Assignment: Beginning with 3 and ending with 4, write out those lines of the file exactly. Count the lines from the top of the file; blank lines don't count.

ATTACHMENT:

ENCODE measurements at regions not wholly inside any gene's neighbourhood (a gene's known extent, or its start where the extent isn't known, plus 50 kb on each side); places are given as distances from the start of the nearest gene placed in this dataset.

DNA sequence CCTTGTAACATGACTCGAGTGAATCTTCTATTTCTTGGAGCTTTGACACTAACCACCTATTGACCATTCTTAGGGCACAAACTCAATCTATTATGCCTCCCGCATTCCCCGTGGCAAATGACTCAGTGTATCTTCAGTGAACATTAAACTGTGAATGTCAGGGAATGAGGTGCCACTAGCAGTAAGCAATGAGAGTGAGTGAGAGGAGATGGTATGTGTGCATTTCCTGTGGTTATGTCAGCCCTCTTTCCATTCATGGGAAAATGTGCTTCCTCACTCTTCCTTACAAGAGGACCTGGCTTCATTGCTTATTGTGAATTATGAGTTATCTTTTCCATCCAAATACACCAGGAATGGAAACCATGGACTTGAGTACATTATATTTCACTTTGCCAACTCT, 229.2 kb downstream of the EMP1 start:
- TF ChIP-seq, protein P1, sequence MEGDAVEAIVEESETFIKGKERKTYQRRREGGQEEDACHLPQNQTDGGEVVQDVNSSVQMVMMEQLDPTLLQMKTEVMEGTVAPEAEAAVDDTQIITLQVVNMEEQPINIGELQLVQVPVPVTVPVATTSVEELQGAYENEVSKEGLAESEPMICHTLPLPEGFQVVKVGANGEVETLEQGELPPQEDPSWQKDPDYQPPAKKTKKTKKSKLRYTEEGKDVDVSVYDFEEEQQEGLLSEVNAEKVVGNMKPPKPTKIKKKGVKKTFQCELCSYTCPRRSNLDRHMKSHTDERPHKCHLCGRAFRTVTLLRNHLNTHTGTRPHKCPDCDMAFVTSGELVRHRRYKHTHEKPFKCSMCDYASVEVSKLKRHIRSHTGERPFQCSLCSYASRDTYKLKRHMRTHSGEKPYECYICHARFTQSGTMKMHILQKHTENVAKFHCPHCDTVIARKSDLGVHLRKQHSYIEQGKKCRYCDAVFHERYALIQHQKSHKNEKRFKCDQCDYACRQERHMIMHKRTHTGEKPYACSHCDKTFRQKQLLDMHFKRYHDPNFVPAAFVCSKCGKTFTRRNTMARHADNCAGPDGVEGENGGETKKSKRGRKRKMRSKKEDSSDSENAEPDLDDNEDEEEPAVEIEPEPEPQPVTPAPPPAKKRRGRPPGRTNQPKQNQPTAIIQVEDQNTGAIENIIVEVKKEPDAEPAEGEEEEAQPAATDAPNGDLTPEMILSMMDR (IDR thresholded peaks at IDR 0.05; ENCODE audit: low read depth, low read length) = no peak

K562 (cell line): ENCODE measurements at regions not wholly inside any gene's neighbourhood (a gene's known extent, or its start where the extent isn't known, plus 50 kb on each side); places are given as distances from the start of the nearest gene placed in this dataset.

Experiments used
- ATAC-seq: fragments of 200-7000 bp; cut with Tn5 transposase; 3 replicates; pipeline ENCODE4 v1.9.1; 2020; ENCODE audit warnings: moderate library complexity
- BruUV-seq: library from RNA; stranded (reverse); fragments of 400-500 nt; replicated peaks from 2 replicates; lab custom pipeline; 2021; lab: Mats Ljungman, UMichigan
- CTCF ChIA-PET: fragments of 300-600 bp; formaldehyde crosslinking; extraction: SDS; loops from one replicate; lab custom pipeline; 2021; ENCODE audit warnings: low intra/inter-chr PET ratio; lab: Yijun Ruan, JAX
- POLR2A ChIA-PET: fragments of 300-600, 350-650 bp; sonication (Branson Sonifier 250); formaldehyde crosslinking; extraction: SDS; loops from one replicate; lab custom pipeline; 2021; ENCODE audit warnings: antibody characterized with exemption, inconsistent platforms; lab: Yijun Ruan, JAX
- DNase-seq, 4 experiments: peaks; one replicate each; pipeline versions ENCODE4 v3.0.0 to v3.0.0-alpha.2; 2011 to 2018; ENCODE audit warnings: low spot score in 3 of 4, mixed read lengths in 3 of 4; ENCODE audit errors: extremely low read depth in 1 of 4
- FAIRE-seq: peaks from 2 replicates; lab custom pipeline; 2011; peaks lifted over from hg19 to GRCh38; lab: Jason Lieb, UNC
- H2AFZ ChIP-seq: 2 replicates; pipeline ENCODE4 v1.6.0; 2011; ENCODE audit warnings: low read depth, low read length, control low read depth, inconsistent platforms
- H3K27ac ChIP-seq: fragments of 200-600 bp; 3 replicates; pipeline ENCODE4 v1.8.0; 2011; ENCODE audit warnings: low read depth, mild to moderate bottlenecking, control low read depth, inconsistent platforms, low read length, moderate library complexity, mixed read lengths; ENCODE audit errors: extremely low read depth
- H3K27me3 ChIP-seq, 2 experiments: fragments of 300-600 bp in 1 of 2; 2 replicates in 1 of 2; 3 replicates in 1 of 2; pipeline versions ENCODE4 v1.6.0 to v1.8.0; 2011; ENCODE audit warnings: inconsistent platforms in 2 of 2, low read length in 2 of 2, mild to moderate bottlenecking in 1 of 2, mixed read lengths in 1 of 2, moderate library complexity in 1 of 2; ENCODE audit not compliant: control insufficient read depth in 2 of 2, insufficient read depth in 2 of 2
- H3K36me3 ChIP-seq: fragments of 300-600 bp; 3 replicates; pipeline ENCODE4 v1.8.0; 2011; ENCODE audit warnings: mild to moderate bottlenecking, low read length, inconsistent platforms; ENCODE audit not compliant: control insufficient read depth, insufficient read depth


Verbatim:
- TF ChIP-seq, protein P1, sequence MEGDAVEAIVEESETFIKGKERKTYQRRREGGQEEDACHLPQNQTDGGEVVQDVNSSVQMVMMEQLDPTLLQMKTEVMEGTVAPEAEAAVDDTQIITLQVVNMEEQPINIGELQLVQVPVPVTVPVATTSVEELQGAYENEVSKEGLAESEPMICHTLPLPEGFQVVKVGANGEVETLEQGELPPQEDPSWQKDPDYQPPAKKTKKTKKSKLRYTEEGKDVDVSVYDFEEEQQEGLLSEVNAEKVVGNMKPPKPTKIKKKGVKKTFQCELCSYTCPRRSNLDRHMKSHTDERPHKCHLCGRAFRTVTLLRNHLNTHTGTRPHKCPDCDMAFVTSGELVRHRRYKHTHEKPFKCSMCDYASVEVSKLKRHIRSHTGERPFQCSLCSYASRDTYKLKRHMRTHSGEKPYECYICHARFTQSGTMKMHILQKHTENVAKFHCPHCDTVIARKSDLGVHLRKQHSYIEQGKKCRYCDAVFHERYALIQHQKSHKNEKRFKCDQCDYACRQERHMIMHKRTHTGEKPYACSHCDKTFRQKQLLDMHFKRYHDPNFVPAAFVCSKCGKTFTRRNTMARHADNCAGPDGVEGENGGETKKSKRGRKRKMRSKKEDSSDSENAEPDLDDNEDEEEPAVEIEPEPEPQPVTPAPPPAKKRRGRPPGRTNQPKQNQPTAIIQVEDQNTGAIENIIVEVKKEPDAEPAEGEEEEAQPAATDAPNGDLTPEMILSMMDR (IDR thresholded peaks at IDR 0.05; ENCODE audit: low read depth, low read length) = no peak

K562 (cell line): ENCODE measurements at regions not wholly inside any gene's neighbourhood (a gene's known extent, or its start where the extent isn't known, plus 50 kb on each side); places are given as distances from the start of the nearest gene placed in this dataset.